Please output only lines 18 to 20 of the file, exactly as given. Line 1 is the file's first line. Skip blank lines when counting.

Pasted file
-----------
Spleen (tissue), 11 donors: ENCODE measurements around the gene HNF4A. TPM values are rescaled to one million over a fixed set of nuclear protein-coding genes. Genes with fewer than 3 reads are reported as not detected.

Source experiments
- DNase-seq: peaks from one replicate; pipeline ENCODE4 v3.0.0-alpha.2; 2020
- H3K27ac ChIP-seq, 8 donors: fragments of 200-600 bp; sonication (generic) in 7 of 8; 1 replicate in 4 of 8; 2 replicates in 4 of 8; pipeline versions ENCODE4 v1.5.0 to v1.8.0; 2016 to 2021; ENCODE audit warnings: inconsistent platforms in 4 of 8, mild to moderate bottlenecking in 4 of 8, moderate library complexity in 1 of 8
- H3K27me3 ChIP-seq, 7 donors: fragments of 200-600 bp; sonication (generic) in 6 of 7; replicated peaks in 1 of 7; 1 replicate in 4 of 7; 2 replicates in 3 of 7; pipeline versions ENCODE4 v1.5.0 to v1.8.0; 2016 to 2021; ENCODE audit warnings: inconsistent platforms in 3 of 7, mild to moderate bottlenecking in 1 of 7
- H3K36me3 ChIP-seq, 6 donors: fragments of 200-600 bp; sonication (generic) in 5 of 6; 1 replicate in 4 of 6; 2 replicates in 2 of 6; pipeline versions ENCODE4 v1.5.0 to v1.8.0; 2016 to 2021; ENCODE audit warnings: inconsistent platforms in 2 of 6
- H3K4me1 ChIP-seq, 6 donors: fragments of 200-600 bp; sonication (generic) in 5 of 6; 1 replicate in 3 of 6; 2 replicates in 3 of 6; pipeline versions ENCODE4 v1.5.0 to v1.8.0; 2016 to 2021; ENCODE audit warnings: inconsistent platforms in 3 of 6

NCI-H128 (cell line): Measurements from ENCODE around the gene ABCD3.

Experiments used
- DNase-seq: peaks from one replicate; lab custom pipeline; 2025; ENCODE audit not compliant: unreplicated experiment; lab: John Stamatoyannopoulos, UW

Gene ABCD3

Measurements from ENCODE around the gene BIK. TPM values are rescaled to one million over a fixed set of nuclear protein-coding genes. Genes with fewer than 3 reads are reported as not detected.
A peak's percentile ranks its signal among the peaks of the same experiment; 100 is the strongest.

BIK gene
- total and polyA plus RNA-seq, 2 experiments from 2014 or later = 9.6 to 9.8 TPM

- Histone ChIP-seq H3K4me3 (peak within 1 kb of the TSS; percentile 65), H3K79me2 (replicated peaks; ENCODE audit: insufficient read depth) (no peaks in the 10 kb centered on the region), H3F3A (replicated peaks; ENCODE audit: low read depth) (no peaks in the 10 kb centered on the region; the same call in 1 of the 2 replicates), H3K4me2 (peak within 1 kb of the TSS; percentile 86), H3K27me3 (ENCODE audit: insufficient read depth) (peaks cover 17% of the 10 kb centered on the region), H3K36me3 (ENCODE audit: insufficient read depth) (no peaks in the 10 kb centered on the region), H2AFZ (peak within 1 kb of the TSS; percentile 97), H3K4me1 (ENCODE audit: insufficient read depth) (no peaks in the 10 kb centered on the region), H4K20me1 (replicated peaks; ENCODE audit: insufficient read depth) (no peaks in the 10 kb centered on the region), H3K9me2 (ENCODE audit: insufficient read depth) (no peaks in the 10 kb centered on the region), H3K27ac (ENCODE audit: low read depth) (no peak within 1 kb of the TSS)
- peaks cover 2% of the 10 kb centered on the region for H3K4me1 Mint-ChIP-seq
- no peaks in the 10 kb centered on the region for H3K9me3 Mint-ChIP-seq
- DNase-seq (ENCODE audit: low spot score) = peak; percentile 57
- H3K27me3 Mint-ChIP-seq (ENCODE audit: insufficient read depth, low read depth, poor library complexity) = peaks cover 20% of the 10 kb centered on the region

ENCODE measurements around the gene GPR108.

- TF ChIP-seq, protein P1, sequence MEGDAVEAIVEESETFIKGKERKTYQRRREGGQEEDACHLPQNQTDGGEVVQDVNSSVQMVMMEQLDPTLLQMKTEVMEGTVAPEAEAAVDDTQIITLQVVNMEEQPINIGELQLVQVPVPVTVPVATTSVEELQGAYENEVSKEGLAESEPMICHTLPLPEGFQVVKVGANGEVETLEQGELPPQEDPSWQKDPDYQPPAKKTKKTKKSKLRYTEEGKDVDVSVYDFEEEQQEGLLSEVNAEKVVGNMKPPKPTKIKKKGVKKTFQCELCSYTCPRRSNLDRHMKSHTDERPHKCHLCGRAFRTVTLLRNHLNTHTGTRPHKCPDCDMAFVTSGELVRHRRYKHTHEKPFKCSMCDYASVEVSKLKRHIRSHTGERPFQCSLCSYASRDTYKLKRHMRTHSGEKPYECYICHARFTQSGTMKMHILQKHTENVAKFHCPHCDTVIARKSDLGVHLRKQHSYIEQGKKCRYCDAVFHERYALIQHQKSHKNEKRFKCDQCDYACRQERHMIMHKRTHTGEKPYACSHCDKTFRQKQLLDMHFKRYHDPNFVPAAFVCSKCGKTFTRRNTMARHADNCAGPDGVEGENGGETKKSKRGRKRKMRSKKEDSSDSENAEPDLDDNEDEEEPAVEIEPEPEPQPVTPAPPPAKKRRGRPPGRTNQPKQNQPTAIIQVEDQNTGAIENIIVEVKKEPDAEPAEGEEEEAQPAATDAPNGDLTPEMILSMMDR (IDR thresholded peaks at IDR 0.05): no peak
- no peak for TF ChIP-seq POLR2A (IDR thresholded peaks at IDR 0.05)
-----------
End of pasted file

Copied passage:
- no peaks in the 10 kb centered on the region for H3K9me3 Mint-ChIP-seq
- DNase-seq (ENCODE audit: low spot score) = peak; percentile 57
- H3K27me3 Mint-ChIP-seq (ENCODE audit: insufficient read depth, low read depth, poor library complexity) = peaks cover 20% of the 10 kb centered on the region